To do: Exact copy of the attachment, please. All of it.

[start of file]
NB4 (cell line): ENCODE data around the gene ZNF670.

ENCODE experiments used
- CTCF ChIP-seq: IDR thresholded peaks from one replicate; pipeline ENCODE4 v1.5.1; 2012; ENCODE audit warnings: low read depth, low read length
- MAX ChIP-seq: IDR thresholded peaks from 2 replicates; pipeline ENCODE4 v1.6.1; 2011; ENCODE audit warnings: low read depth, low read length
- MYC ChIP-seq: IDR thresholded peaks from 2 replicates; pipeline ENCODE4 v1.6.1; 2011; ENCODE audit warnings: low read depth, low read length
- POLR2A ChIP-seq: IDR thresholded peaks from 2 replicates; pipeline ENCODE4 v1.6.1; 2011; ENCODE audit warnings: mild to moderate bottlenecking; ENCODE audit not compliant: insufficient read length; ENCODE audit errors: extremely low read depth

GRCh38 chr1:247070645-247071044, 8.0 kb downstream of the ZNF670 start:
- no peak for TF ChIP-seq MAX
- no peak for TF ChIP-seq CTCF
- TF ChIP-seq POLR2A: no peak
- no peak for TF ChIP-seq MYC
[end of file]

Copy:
NB4 (cell line): ENCODE data around the gene ZNF670.

ENCODE experiments used
- CTCF ChIP-seq: IDR thresholded peaks from one replicate; pipeline ENCODE4 v1.5.1; 2012; ENCODE audit warnings: low read depth, low read length
- MAX ChIP-seq: IDR thresholded peaks from 2 replicates; pipeline ENCODE4 v1.6.1; 2011; ENCODE audit warnings: low read depth, low read length
- MYC ChIP-seq: IDR thresholded peaks from 2 replicates; pipeline ENCODE4 v1.6.1; 2011; ENCODE audit warnings: low read depth, low read length
- POLR2A ChIP-seq: IDR thresholded peaks from 2 replicates; pipeline ENCODE4 v1.6.1; 2011; ENCODE audit warnings: mild to moderate bottlenecking; ENCODE audit not compliant: insufficient read length; ENCODE audit errors: extremely low read depth

GRCh38 chr1:247070645-247071044, 8.0 kb downstream of the ZNF670 start:
- no peak for TF ChIP-seq MAX
- no peak for TF ChIP-seq CTCF
- TF ChIP-seq POLR2A: no peak
- no peak for TF ChIP-seq MYC